New at Navigation

AONN+ Blog published on November 10, 2011 in Novice Navigators
Lillie D. Shockney, RN, BS, MAS, HON-ONN-CG
Editor-in-Chief, JONS; Co-Founder, AONN+; University Distinguished Service Professor of Breast Cancer, Professor of Surgery, Johns Hopkins University School of Medicine; Co-Developer, Work Stride-Managing Cancer at Work, Johns Hopkins Healthcare Solutions

If you've recently become a nurse navigator specializing in an area of oncology, you are among a growing number of nurses who have zeroed in on a new specialty, helping your patient travel along a pathway that can be riddled with confusing information, a myriad of decisions to be made regarding treatment, and other significant decision making along the way. It's rewarding when it works well. It can be frustrating for everyone when it doesn't.

Something that I recommend to anyone just embarking on a nurse navigator role is this-you cannot navigate a patient if you haven't walked in her shoes. No, you don't have to have had the disease she has, but you do have to have a bird's eye view of what this journey looks like through the eyes of a patient. So step 1-follow a patient, preferably several different patients, along the care continuum beginning with the screening process (ie, getting scheduled for a screening mammogram, colonoscopy, Pap smear, etc) and document the entire process all the way through. By doing so, you will be able to identify the inefficiencies that exist along the way, the delays in treatment, barriers to decision making, access to care issues, patient compliance problems due to lack of understanding of the importance of following treatment recommendations and other issues that will become your responsibility to help address. Removing barriers to care is a key function in your new job as nurse navigator. Some barriers may seem unsurmountable; others may be an easy fix. As patient advocate (which you are), your charge will be to work around barriers or eliminate them, so that she can get the care she needs.

Related Articles
‘Tis the (Vaccine) Season: COVID, Flu, and RSV Vaccines for Navigators & Their Patients
Lillie D. Shockney, RN, BS, MAS, HON-ONN-CG
Navigation & Survivorship News published on September 20, 2023 in Insights into Navigation
Three vaccines are being recommended this year: COVID, flu, and RSV. Each vaccine has its own unique considerations that both navigators and patients should be familiar with. Read on for a breakdown of each vaccine along with tips on how navigators can set the best examples for their oncology patients.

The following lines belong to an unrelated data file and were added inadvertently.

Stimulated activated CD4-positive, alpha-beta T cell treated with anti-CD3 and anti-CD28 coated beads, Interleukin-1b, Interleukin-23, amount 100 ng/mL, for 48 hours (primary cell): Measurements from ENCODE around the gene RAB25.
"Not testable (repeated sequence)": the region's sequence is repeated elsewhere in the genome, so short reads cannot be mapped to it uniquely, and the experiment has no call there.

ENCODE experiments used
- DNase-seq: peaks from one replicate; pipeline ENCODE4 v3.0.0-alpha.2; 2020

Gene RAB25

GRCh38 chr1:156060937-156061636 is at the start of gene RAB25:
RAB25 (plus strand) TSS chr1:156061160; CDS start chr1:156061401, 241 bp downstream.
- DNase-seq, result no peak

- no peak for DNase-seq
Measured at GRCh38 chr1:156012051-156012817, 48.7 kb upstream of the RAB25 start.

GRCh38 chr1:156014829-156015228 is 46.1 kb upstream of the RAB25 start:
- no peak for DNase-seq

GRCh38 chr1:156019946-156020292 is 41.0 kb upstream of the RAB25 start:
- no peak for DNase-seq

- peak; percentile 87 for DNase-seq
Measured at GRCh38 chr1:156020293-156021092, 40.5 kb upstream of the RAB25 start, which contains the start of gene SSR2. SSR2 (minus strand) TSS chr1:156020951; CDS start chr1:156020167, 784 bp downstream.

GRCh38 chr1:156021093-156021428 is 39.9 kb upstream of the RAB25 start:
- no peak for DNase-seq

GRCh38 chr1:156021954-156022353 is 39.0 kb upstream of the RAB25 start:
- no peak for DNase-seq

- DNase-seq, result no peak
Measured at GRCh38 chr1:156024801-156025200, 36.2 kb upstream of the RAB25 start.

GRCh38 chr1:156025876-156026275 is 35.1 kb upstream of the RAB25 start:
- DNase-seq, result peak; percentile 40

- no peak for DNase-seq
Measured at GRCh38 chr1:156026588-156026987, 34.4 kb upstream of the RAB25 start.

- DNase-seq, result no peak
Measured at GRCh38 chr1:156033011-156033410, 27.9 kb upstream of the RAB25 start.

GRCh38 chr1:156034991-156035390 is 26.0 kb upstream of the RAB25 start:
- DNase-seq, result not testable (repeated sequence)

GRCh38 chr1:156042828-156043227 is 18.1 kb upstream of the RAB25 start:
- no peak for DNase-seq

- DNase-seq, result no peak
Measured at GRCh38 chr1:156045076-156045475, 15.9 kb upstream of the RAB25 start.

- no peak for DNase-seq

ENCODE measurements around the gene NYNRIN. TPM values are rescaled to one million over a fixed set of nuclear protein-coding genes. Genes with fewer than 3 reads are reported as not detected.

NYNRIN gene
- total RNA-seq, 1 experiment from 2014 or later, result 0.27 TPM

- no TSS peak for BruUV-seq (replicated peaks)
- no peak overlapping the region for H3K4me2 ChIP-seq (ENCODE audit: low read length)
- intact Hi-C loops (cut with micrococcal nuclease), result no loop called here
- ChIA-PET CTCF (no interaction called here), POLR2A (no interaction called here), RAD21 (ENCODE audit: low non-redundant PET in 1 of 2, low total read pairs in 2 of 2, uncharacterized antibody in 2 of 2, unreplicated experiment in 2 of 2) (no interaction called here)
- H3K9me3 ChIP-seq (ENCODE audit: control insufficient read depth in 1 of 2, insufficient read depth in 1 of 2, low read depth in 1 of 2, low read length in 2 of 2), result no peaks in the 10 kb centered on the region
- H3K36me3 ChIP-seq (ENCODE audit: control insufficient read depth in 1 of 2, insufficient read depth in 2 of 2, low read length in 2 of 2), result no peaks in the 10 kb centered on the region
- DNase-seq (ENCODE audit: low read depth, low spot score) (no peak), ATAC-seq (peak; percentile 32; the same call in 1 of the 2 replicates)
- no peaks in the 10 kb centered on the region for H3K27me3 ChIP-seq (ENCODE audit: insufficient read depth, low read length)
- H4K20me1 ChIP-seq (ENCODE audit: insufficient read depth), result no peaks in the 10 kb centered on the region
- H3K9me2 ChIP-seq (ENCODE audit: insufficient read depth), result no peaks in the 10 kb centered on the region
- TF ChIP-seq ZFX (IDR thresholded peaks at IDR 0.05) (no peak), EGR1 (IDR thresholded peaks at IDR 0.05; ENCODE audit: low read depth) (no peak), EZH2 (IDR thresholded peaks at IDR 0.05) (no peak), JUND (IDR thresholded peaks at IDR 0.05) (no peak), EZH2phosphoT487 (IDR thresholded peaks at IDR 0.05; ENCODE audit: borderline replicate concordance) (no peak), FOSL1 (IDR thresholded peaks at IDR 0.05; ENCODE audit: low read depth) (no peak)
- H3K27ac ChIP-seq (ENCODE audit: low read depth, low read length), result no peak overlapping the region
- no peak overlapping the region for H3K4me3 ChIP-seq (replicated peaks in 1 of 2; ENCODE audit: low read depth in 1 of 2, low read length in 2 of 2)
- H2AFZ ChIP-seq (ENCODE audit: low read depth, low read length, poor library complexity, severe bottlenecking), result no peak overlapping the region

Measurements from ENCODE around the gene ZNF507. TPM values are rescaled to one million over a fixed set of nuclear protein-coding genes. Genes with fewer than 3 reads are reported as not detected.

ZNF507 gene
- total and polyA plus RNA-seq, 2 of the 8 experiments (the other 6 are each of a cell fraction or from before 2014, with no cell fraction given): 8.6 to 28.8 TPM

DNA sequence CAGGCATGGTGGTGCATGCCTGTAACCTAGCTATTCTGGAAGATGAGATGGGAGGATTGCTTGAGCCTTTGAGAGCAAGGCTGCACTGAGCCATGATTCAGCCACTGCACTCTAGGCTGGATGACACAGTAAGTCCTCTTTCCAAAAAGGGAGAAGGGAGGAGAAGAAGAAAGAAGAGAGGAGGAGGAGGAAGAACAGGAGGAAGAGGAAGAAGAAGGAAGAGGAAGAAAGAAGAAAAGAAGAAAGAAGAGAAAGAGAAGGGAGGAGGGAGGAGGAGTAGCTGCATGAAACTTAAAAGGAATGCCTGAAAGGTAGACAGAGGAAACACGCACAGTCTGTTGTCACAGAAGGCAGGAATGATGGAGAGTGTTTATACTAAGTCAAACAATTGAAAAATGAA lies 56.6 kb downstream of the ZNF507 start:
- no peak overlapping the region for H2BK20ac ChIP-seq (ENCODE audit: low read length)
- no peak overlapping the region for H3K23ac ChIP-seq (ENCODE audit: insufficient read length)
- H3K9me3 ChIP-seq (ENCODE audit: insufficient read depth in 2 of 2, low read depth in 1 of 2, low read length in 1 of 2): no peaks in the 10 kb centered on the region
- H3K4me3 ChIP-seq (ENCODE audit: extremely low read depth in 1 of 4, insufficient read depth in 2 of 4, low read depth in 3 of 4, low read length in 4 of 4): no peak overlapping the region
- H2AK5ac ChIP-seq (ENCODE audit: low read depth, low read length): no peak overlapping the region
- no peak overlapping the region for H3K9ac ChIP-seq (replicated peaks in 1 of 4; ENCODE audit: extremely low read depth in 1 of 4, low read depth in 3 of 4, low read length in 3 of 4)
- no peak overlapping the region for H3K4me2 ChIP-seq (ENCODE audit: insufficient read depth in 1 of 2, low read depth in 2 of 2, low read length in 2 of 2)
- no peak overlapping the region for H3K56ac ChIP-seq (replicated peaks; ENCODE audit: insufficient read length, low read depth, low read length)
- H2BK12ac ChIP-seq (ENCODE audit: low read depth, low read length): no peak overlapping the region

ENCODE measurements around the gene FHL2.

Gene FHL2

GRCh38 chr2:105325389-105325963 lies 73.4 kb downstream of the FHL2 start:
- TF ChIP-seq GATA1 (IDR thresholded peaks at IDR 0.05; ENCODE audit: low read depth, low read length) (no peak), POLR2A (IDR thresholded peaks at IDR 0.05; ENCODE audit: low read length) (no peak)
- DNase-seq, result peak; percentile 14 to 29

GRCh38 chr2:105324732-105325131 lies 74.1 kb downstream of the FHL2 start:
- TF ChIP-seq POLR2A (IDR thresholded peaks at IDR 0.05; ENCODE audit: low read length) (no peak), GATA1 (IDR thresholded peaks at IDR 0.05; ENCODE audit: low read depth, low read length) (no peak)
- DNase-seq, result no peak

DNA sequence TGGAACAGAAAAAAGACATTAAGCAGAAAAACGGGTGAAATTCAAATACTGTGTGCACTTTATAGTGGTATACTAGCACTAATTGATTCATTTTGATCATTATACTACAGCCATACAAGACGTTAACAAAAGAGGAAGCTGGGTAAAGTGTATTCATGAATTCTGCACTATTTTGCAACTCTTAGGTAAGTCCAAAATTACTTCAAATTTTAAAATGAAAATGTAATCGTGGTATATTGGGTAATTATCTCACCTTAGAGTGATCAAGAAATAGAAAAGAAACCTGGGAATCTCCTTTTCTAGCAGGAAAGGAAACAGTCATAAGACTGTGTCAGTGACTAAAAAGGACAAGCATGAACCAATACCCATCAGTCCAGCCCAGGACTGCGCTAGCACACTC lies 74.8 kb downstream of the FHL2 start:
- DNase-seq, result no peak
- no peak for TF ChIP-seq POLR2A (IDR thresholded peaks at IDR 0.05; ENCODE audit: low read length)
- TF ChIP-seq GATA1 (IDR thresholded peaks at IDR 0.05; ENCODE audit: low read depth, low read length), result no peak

Partnering With Home Healthcare Nurses to Address Our Patients’ Unmet—or Undiscussed—Needs: What Nurse Navigators Can Learn from Home Healthcare Nurses
Lillie D. Shockney, RN, BS, MAS, HON-ONN-CG
Navigation & Survivorship News published on August 22, 2023 in Insights into Navigation
Every member of a patient’s treatment team hopes their patient is in a clean, safe environment that enables them to stay on treatment and promote general well-being. Unfortunately, this isn’t always the case. Home healthcare nurses can see things that patients didn’t reveal themselves—maybe they simply forgot to mention something, or they were embarrassed to do so. Read on to learn the value of partnering with home healthcare nurses to best address your patient’s unmet needs.
Influenced Decision-Making: The Considerations Patients Weigh Amidst Selecting Treatment
Lillie D. Shockney, RN, BS, MAS, HON-ONN-CG
Navigation & Survivorship News published on July 26, 2023 in Insights into Navigation
The decisions our patients make about their treatment are deeply personal. They might select one treatment plan over another based on how they process information, their experiences with cancer, and their life goals. Lillie shares a few recent examples of the decisions her patients have made that are both in line with and against their treatment team’s suggestion.